Internet stocks tumbled yesterday in an early post-holiday sell-off--signaling what some analysts called a turning point in what has so far been a phenomenal year for just about every company associated with the words "dot-com."

Hit particularly hard were Web retailers, or "e-tailers," such as Amazon.com, which slipped 9.9 percent, to 81 1/8, and eToys, which plummeted 16 percent, to 25-15/16. Shares of America Online, which hosts one of the largest Web shopping malls, and auction house eBay also fell, although both stocks recovered somewhat from early-afternoon dives.

Bright projections that Web Christmas sales would be triple that of last year had boosted e-tail stocks to new highs in November. And by most projections, the predictions may prove accurate. Forrester Research now says it expects holiday revenue to top $4 billion, while others peg it closer to $6 billion.

But now, many investors are worried about how the companies are handling the windfall, analysts said. Online stores recently have been hit with complaints of shipping delays and technological glitches that have made shopping on the Internet more of a headache than a convenience.

"People are starting to be more discerning" about picking e-tail stocks, said David Readerman, director of Internet strategy at Thomas Weisel Partners. "It's not going to be enough for them just to have traffic on their site. They are going to have to transform the hits into revenues and to deliver the products they promise.

"It's going to be much tougher and more of a shakeout to win Wall Street in 2000," he added.

For the past month, irate visitors to e-commerce sites have complained of stock and delivery problems. Indeed, an Andersen Consulting study released last week found that about one-quarter of online transactions go awry for various reasons, ranging from site crashes to items being out of stock.

Steve Weinstein, an Internet analyst with Pacific Crest Securities in Portland, Ore., said customers have yet to develop the same tolerance for e-tailers that they have for traditional retailers.

"If you're at a store and stuck two hours waiting in line, you might complain but you'll continue to go to the store. But if there's a hiccup online, people tend to be a little less forgiving," he said.

Toys R Us's online store has been among the most troubled this season. Earlier this month, the company e-mailed customers saying it would not be able to fill their online orders by Christmas and offered $100 gift certificates for use in its stores. CDNow.com, Patriot Computer, known for its popular Barbie- and Hot Wheels-branded personal computers, and others flashed messages on their sites warning potential buyers that they could not guarantee Christmas delivery.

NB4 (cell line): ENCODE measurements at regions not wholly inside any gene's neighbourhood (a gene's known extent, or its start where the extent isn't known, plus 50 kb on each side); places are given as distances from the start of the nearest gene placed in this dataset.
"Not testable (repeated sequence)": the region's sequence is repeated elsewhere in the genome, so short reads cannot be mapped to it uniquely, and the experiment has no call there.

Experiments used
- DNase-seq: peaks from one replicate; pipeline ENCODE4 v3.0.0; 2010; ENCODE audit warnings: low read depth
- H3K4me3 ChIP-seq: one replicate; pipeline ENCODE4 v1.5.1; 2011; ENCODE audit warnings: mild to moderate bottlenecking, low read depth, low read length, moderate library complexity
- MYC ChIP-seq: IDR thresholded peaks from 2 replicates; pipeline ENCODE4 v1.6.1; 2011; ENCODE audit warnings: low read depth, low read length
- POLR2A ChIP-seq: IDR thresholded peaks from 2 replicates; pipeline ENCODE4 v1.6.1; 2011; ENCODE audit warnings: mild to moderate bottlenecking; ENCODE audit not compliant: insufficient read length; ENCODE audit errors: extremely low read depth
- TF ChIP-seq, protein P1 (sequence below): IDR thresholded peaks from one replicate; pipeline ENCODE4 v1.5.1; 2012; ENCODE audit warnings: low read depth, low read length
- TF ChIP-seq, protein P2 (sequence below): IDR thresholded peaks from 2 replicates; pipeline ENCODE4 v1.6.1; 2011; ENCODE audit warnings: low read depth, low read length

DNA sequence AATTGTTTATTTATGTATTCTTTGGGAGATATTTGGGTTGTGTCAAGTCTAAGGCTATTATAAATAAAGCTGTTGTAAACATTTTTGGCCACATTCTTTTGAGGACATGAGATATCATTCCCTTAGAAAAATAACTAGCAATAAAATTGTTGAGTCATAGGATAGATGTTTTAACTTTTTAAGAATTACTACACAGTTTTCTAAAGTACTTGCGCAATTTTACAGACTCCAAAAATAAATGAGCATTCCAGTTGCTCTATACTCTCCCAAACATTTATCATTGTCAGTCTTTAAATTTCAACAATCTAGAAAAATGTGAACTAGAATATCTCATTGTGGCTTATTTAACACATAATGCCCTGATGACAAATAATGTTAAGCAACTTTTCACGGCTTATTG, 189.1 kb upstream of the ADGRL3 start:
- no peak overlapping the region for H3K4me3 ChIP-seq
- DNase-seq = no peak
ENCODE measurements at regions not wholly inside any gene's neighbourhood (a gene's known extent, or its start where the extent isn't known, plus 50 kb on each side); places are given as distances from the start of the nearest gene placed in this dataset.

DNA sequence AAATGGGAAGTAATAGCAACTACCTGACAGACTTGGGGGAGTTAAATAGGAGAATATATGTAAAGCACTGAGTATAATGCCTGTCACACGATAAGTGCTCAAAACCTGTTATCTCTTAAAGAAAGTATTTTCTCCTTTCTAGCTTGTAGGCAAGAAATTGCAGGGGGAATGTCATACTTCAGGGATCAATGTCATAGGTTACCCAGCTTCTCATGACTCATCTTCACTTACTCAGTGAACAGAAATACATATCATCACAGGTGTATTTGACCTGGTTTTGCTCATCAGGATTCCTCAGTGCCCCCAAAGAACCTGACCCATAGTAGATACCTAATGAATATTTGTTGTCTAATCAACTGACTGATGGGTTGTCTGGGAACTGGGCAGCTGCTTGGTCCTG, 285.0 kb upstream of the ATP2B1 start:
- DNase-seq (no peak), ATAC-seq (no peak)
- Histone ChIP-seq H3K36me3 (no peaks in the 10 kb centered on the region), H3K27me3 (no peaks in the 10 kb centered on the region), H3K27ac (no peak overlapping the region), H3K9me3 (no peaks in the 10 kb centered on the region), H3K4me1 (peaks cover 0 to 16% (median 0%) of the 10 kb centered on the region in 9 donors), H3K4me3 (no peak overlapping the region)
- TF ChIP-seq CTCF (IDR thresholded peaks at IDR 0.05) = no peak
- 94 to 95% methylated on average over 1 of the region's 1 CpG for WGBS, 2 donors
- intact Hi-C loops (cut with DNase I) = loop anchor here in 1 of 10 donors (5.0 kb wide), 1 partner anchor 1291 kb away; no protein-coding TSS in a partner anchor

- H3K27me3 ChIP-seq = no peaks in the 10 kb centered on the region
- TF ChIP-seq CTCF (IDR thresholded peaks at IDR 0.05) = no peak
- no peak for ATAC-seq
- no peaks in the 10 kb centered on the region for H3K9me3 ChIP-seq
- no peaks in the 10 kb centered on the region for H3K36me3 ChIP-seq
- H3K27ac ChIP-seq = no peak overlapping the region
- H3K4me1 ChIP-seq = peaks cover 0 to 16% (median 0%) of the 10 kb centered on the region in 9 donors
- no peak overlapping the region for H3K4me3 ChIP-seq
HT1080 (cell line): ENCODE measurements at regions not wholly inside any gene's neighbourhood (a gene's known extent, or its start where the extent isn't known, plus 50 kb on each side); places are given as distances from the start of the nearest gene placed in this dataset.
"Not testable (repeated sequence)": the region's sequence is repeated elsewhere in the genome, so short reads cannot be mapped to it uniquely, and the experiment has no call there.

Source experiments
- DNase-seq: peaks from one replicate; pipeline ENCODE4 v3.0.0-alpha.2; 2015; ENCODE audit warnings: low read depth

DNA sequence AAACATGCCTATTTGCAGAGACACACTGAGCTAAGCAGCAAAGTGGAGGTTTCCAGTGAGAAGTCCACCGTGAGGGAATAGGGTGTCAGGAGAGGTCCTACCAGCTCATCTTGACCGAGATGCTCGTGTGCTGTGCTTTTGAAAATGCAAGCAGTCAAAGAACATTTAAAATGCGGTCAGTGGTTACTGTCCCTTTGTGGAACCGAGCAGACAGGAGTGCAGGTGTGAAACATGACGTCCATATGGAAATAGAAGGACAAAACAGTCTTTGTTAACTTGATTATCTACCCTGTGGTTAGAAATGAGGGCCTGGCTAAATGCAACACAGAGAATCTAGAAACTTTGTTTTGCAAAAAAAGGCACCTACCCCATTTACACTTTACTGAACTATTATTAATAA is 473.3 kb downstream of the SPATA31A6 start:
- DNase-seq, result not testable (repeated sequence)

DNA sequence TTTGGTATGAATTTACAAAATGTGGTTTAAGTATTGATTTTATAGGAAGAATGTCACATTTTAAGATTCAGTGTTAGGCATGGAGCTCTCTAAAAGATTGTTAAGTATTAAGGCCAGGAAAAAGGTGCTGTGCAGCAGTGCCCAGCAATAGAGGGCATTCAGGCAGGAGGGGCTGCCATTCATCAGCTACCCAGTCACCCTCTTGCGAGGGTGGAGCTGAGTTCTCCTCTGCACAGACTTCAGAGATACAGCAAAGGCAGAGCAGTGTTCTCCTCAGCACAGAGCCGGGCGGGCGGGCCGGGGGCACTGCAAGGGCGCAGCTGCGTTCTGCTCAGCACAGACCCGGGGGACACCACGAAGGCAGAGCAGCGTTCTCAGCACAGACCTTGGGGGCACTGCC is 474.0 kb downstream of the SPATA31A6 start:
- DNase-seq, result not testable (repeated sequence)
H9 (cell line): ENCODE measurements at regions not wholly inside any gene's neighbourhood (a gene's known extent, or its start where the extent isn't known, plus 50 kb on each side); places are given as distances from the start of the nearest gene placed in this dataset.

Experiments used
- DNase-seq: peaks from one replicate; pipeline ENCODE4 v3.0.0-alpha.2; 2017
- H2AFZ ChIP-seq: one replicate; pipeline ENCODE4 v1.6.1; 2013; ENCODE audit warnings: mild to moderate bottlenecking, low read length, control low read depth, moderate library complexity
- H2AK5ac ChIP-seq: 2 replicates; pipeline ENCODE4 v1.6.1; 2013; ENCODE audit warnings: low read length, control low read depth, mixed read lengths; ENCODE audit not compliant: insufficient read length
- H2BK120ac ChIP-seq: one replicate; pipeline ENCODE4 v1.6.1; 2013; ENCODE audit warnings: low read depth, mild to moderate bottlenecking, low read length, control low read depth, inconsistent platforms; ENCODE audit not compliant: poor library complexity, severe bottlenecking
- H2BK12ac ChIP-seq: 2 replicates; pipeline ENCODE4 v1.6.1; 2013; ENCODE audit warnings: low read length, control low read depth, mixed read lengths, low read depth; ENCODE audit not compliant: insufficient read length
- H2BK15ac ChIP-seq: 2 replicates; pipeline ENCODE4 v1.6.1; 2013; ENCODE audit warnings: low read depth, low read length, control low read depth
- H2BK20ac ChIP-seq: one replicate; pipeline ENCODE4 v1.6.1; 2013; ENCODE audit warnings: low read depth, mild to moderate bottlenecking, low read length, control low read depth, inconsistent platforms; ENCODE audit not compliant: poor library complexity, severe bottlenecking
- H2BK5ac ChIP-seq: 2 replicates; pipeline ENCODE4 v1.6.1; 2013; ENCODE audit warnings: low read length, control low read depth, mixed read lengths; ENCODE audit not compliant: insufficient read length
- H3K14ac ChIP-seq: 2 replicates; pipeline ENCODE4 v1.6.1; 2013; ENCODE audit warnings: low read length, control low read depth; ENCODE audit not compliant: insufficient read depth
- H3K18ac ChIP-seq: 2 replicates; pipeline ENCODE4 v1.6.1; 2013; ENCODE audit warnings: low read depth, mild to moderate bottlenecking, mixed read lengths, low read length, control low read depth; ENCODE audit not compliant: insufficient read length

Still, many of their stocks had remained high--helping boost the Nasdaq composite index, the Dow Jones industrial average, and the Standard & Poor's 500-stock index to record peaks on the day before Christmas Eve.

Yesterday, though, e-tail stocks tumbled even as shares of traditional bricks-and-mortar retailers such as Wal-Mart Stores rose. Stock performance was mixed when the market closed on typically light trading during the week between Christmas and New Year's: The Nasdaq composite index rose 5.94 to close at 3975.38, just past its previous record of 3969.44. Meanwhile, the Dow dipped 14.68, to 11,391.08. The S&P 500 inched up 1.25, to 1457.09.

As for the Internet retailers, some analysts said they don't expect their stocks to jump back any time soon. "The technology sector itself is kind of 'blah' now. There is nothing to push them up after the crazy holiday sales," said Alan Mak, an analyst with Argus Research.

But Pacific Crest's Weinstein said his longer-term forecasts continue to be spectacular: "I think at this point we just broke the 1 percent of the-people-who-shop-online barrier. We've just scratched the surface of these companies. They can't all be winners but there's tremendous growth ahead."

Still, before they can even think about how to tackle a new year of birthday and Christmas sales, harried e-tailers must face a more immediate problem likely to cut in to their bottom line: The current onslaught of post-holiday returns, exchanges and refunds.

CAPTION: Internet Downturn (This chart was not available)